I'd love to see more info on:

Most usefull new, and used (Ebay) equipment for a home lab.

Exactly what is all does, and how to use it,

What role can a PC set up play with these.


How to interconnect it all.

And a big one for me right now would be the specific connections, and adapters to purchase for best results.

For example:
Connecting to a audio generator with banana jacks, splitting the signal, sending it to one trace of the scope, and to the input of the amp. I see there are a few ways to do this, but whats the best? Use mainly RCA cables, or BNC cables? Make the adaptions at what point? Preferred method to make the split? Do you connect to the dummy load with the probes, or a dedicated adapter cable? Stuff like that. Maybe none of that matters, and thats being over thought? Perhaps everything matters? Us new guy's just don't know.

Last edited by TubeMack; 25th December 2009 at 02:52 PM.
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Old 25th December 2009, 04:16 PM   #115
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Well, I just opened a Christmas present, " Morgan Jones: Building Valve Amplifiers". Wanna guess what the back half of the book is about?

Perhaps it will answer some of my "connection" questions!
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Old 25th December 2009, 08:30 PM   #116
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Originally Posted by TubeMack View Post
Well, I just opened a Christmas present, " Morgan Jones: Building Valve Amplifiers". Wanna guess what the back half of the book is about?

Perhaps it will answer some of my "connection" questions!
Well, your nice comment is a Christmas present for me as well - I hope you enjoy it.
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Old 25th December 2009, 08:51 PM   #117
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I had NO idea!
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Old 25th December 2009, 09:07 PM   #118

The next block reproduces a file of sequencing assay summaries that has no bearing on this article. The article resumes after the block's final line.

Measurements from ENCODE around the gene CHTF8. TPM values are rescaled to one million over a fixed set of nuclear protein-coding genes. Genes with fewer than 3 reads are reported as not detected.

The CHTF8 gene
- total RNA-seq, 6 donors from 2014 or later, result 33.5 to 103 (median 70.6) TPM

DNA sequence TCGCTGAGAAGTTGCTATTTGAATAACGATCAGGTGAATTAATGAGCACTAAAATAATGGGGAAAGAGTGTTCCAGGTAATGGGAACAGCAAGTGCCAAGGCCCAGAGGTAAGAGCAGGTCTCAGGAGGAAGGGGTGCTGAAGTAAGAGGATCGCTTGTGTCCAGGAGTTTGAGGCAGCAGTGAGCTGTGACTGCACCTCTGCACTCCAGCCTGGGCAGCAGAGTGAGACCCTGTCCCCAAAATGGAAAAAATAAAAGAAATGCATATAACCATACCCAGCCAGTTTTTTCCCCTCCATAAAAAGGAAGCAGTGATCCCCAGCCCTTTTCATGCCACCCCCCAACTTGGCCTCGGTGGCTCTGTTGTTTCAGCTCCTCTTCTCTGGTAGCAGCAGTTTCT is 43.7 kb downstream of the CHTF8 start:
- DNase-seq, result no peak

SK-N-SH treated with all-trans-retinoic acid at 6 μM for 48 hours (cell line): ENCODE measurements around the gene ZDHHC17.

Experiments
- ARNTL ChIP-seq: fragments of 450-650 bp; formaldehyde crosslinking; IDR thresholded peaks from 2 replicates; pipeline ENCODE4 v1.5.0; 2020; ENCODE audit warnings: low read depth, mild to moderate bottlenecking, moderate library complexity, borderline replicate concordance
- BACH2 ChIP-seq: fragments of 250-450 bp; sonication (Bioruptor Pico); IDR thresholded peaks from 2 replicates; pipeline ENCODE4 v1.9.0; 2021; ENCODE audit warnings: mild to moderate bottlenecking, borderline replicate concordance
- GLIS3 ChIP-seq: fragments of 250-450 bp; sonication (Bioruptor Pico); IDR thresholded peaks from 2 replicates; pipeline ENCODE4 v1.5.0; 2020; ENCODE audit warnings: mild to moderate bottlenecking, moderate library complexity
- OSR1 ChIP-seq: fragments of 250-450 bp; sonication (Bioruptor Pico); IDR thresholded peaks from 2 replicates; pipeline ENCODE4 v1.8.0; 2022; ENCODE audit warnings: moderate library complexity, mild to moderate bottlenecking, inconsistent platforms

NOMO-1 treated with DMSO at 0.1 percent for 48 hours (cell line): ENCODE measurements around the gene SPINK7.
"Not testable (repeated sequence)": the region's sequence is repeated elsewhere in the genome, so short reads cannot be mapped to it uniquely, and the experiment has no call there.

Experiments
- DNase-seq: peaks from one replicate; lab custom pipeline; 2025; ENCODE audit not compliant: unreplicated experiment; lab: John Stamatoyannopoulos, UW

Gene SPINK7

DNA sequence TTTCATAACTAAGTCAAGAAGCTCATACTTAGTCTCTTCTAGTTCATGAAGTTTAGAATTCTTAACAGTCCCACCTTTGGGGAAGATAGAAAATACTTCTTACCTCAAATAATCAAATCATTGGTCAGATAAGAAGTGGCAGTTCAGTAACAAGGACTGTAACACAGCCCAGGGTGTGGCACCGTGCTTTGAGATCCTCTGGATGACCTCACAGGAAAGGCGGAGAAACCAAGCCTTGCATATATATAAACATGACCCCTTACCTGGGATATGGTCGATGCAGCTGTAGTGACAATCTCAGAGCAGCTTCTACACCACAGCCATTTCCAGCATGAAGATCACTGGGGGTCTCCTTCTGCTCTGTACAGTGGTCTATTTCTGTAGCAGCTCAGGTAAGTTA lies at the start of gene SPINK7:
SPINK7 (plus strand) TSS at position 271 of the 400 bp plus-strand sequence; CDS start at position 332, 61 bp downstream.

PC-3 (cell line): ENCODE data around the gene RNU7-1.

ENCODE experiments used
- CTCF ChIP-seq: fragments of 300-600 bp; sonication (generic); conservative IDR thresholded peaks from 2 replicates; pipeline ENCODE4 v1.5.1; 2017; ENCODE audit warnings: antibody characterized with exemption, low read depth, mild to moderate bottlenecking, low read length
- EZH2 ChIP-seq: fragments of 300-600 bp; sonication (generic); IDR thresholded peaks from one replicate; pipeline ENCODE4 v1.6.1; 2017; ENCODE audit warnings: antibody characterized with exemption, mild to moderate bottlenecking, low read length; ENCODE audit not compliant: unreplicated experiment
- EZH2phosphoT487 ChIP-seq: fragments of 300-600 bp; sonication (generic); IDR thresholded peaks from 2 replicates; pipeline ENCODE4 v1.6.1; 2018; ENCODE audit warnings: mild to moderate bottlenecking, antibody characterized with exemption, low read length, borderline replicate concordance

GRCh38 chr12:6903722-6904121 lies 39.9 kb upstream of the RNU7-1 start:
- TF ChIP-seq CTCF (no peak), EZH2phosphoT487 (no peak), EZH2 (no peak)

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Nice work. Of course, no two of us have the same ideas. I use a mic preamp now, and it is terrible. Most often, just probes made with resistors in them. Anyway, always need two channels at least. What I really wish is someone would so some PC scope software like Zalescope but to use 196K inputs like are now available for USB. That would save me from dragging out the scope every now and again.

Anyway, my idea is a buffer gain/attenuator stage that plugs directly into the front of something like a Firewire 610 with BNC's and high Z input so I can use my scope probes. Had not thought about an output buffer. Good idea. My sound card can not drive my MENG into clipping.
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Old 26th December 2009, 12:57 AM   #119
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Quote:
So here is a particular question. How do we use our dedicated test PC and Millett interface to measure an amplifierís output impedance?
To measure output impedance we need a signal source to drive the amplifier that produces a relatively clean sine wave of a constant amplitude. This can be the sound card interface, an audio signal generator, or a CD player with a test disc.